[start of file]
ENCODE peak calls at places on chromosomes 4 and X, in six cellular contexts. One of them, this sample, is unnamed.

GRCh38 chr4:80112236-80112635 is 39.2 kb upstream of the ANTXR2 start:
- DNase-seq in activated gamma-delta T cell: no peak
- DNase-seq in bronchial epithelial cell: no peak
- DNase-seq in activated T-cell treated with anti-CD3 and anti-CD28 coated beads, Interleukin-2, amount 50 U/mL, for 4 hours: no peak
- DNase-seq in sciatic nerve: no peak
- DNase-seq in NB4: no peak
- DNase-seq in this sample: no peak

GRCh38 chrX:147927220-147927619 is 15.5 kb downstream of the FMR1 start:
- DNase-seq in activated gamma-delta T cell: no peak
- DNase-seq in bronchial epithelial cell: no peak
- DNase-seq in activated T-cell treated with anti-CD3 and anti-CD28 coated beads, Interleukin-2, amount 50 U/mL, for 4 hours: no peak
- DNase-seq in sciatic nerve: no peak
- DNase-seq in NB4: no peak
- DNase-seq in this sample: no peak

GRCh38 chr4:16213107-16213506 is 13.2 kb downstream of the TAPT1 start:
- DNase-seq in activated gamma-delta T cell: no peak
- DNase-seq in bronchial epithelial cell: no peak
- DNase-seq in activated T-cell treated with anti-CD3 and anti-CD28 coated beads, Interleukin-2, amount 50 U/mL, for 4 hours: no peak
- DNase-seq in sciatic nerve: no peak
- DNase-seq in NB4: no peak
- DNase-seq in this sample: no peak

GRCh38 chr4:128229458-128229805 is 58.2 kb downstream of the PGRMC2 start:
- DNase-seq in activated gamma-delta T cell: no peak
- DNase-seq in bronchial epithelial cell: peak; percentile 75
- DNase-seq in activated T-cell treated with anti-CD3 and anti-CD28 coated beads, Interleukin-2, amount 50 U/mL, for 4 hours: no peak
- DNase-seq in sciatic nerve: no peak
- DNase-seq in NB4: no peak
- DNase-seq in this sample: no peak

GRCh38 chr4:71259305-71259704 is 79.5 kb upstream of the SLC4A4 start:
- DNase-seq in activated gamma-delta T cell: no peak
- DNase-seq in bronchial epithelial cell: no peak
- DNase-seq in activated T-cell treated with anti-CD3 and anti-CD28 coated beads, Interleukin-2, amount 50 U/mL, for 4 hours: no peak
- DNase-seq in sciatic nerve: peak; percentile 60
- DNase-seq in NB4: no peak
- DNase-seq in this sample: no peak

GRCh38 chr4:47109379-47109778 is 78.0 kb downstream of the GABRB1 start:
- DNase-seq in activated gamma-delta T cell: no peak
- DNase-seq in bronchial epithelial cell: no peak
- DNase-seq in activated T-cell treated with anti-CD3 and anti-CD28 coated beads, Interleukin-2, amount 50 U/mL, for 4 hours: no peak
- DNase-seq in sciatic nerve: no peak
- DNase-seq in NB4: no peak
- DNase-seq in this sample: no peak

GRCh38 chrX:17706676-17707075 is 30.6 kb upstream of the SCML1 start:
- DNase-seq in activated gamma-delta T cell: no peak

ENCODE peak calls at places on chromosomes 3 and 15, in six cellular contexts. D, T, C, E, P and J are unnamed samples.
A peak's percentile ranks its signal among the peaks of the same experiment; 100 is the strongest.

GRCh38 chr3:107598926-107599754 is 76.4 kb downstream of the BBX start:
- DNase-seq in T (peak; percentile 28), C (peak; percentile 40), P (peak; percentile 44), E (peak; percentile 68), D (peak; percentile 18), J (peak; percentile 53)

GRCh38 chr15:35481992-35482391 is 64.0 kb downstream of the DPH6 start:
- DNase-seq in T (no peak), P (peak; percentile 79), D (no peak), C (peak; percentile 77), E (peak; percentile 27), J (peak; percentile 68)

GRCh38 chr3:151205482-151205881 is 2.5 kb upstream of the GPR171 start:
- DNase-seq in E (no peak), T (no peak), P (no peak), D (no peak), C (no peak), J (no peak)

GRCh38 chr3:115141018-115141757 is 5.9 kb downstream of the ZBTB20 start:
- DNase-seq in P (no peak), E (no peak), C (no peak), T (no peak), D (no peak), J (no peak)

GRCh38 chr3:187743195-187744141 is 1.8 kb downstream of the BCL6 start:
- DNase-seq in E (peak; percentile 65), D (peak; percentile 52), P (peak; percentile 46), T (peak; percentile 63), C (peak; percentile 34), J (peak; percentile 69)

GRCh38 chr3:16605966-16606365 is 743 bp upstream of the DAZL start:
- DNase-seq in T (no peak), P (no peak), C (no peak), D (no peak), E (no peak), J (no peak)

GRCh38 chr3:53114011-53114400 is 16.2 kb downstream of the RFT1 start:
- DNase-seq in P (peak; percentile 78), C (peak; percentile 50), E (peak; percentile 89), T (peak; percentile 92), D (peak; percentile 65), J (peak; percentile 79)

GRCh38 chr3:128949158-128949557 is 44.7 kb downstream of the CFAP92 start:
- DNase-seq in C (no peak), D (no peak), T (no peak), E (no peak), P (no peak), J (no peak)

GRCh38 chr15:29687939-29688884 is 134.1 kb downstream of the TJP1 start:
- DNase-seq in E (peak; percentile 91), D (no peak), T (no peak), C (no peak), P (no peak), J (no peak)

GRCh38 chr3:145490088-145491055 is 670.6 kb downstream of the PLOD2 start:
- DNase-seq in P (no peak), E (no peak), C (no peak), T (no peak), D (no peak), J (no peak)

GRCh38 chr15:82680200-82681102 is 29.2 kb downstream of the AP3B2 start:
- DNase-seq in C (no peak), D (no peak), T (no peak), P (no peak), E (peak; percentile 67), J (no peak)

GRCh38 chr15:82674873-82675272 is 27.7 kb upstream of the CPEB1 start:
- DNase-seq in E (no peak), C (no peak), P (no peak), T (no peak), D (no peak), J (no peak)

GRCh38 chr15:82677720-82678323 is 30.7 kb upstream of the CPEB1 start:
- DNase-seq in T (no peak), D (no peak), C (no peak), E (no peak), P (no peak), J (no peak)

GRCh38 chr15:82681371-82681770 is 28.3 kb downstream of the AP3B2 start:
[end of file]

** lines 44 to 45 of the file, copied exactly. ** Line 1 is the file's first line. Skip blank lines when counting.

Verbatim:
GRCh38 chrX:17706676-17707075 is 30.6 kb upstream of the SCML1 start:
- DNase-seq in activated gamma-delta T cell: no peak